Google always seems to grab the headlines. There are others working on Web 3.0 stuff, but few seem to grab attention like Google does. Now Google has gone in to the browser market with a product called Chrome.
Yeah – it’s a pretty lame name. Not sure what they were thinking there. But what does this have to do with Web 3.0 you might ask? There are some interesting features under the hood of this new browser that seem to be opening doors for Web 3.0 to become a reality. The first thing I noticed when trying out Chrome was how much they have tried to make the browser disappear from your screen. While I love many Firefox plug-ins, sometimes they start taking up too much screen space. If cloud computing becomes a reality, the browser will need to disappear as much as possible so people won’t get confused about which button/link to click.
Another way that Chrome is bridging the gap to Web 3.0 is by the creation of Application shortcuts. You can create a link to Gmail, Google Docs, or any other web-based application right on your desktop, start menu, or quick launch bar. While we all know that we could have done that for years now – I am betting few did because of the time involved. Chrome simplifies that process and makes your favorite Web 2.0 tools seem more like a real desktop tool. Well, at least when there is an Internet connection, that is.
There are also some major improvements behind the scenes and under the hood, all designed to make browsing faster, more stable, and more optimized for use with AJAX-powered Web 2.0/3.0 sites. There is a really long (almost never-ending) comic story online about all of the technical changes they made. Interesting, even if a little long. Google Chrome is a good start – but will this go somewhere or join Lively in the creepy “Google Graveyard of Abandoned Ideas”? Only time will tell.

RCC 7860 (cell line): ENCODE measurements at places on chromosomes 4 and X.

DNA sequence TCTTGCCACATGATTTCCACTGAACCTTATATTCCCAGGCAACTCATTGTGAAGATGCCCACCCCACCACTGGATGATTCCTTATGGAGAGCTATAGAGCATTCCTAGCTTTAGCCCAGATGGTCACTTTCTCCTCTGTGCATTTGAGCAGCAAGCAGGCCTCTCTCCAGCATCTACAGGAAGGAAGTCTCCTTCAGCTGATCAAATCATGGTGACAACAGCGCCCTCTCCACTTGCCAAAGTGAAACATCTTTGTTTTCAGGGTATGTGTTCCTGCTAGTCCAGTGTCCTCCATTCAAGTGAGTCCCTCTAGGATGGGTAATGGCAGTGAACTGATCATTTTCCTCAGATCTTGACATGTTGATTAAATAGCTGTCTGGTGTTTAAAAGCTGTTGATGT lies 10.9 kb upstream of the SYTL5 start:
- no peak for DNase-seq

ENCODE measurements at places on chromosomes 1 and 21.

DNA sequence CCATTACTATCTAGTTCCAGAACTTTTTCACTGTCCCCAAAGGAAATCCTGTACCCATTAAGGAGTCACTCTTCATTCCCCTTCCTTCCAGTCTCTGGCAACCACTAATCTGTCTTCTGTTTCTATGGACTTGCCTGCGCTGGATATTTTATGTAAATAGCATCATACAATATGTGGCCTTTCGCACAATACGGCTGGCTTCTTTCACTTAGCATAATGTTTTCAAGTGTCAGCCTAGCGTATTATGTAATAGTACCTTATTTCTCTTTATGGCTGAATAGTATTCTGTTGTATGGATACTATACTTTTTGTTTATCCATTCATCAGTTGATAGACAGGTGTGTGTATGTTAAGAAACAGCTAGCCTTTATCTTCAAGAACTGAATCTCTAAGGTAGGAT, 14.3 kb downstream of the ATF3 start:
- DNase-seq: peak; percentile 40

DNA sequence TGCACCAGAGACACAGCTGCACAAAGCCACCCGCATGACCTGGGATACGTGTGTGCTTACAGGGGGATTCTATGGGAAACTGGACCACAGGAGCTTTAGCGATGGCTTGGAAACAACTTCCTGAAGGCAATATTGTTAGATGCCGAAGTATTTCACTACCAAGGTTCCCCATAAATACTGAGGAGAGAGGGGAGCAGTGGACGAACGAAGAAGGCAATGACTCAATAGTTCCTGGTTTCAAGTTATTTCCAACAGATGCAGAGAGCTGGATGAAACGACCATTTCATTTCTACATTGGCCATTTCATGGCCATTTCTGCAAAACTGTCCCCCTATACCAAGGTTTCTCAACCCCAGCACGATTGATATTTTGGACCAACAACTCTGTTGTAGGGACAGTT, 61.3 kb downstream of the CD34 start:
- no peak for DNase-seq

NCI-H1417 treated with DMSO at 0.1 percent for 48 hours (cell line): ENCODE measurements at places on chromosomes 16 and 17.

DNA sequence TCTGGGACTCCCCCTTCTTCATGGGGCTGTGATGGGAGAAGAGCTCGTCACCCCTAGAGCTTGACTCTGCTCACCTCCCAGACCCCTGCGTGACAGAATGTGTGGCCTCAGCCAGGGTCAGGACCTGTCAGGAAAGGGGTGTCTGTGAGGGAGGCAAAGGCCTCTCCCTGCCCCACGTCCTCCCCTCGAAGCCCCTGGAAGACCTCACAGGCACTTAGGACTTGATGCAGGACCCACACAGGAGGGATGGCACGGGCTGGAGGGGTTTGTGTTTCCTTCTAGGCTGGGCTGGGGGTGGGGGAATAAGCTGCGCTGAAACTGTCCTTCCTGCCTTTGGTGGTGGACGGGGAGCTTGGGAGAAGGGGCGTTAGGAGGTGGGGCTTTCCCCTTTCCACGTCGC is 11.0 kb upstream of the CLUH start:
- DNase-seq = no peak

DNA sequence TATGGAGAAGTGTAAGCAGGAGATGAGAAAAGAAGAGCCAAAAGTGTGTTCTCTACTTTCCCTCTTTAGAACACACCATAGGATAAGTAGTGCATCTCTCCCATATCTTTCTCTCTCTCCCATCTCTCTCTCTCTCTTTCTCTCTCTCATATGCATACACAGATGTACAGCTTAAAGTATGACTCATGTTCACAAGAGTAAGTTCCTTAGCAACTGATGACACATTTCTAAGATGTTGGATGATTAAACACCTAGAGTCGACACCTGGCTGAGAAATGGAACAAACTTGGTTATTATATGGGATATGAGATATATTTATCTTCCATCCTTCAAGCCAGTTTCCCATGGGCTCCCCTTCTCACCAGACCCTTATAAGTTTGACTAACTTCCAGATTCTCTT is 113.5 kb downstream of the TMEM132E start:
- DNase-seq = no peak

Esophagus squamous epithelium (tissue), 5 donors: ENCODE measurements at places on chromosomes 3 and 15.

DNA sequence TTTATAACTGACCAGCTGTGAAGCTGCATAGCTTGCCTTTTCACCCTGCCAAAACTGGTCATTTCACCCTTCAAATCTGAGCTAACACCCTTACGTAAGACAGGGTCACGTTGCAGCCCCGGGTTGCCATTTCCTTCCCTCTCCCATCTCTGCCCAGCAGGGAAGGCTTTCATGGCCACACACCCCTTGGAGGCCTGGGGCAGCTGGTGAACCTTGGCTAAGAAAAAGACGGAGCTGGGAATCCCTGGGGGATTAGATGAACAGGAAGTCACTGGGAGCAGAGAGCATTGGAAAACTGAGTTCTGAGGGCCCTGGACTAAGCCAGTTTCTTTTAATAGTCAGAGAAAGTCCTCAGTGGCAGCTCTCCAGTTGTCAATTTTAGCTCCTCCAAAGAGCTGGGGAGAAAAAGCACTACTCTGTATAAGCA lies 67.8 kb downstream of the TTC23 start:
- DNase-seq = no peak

(Lively is not even compatible with Chrome – kind of telling don’t ya think?)
Matt is currently an Instructional Designer II at Orbis Education and a Part-Time Instructor at the University of Texas Rio Grande Valley. Previously he worked as a Learning Innovation Researcher with the UT Arlington LINK Research Lab. His work focuses on learning theory, Heutagogy, and learner agency. Matt holds a Ph.D. in Learning Technologies from the University of North Texas, a Master of Education in Educational Technology from UT Brownsville, and a Bachelors of Science in Education from Baylor University. His research interests include instructional design, learning pathways, sociocultural theory, heutagogy, virtual reality, and open networked learning. He has a background in instructional design and teaching at both the secondary and university levels and has been an active blogger and conference presenter. He also enjoys networking and collaborative efforts involving faculty, students, administration, and anyone involved in the education process.